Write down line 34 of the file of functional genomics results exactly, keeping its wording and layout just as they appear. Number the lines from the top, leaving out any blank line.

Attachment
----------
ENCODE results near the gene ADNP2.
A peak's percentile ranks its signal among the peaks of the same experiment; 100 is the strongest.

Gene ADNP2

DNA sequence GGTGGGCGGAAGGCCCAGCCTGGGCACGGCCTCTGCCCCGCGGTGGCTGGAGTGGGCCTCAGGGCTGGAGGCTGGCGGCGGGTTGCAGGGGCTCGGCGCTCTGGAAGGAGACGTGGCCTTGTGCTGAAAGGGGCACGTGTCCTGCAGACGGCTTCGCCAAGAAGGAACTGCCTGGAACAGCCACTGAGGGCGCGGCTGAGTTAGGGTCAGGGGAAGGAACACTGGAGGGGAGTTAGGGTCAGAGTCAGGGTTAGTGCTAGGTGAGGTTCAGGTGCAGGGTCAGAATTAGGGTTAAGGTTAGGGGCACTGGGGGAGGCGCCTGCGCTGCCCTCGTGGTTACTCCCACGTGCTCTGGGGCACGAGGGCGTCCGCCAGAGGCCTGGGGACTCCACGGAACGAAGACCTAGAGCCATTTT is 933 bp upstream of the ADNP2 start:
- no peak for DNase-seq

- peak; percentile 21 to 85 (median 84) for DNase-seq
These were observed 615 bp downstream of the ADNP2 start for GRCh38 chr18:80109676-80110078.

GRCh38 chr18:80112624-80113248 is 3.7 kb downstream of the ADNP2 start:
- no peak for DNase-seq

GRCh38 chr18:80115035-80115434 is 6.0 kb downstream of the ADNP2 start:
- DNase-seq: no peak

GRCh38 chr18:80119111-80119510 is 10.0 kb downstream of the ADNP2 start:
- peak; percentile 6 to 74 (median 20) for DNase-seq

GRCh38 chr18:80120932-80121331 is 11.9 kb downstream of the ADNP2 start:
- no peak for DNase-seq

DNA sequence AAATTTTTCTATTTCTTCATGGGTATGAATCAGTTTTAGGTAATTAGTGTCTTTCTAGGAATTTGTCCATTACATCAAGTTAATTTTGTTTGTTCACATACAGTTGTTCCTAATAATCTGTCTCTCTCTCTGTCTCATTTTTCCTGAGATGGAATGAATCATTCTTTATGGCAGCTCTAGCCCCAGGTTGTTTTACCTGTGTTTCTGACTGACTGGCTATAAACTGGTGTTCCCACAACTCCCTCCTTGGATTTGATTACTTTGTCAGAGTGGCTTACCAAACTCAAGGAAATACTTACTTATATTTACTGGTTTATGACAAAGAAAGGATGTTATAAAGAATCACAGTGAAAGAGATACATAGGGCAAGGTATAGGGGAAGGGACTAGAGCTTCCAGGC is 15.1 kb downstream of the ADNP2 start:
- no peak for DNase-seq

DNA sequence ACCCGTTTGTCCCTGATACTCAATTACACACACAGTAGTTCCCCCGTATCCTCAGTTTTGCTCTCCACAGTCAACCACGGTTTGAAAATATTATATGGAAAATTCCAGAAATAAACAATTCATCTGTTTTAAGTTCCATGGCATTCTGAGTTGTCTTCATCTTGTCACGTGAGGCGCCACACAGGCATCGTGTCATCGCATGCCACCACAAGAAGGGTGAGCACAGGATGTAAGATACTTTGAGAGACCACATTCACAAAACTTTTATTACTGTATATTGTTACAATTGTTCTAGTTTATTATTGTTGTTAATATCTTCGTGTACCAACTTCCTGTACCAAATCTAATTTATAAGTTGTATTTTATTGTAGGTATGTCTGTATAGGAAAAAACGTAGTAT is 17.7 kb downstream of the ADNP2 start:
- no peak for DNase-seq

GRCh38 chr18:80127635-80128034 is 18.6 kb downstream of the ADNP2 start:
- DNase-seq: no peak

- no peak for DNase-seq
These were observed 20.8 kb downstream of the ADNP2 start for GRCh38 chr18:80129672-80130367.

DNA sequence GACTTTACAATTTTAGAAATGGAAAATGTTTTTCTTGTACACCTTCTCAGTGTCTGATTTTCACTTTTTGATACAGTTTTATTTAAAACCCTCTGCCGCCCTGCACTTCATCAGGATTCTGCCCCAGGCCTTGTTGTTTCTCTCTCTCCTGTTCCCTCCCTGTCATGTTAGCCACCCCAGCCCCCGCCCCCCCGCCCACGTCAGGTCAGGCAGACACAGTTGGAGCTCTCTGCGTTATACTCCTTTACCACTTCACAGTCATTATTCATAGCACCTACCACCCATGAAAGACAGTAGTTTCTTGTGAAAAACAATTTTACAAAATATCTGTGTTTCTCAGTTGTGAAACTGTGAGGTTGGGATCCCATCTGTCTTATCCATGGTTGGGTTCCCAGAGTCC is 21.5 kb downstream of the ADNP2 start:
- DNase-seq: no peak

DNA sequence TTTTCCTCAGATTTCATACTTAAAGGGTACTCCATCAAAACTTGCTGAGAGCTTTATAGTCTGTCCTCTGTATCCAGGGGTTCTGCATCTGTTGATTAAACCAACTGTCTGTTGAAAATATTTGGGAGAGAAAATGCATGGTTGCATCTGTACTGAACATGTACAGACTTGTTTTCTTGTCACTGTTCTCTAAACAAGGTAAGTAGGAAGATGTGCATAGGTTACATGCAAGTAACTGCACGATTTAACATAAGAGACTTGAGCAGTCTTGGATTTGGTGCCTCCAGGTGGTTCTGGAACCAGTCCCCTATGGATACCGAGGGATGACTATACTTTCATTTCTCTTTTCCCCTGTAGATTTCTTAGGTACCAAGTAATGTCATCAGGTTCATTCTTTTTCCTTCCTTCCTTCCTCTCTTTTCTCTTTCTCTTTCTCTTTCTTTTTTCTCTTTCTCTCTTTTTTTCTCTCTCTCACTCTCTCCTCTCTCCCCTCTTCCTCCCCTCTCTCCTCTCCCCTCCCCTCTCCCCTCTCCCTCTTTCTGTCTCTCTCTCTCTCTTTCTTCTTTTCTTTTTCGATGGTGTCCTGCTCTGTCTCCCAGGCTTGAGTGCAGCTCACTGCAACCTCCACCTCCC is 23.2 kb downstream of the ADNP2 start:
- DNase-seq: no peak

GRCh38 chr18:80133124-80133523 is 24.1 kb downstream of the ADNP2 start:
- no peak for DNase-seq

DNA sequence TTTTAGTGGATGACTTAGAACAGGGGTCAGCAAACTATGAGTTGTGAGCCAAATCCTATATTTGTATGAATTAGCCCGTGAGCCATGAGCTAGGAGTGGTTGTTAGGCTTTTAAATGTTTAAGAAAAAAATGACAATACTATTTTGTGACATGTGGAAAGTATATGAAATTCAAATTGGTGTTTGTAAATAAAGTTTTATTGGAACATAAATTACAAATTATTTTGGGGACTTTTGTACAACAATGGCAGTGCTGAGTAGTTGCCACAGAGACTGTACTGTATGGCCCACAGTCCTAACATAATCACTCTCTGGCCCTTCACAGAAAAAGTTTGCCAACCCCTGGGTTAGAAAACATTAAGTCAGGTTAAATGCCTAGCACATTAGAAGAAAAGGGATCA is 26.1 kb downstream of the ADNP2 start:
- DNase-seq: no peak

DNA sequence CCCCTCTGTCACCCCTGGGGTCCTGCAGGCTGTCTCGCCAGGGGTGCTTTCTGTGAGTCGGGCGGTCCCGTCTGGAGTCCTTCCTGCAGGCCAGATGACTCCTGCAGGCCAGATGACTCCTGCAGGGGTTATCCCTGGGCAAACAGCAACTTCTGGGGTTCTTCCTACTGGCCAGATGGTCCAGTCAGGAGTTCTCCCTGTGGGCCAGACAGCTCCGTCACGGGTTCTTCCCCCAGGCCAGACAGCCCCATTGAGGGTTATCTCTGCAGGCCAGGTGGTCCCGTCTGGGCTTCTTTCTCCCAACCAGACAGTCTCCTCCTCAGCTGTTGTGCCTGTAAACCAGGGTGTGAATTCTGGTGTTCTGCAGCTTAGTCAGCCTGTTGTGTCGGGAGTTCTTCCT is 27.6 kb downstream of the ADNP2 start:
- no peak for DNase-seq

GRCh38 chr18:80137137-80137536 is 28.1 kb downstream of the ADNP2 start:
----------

GRCh38 chr18:80137137-80137536 is 28.1 kb downstream of the ADNP2 start: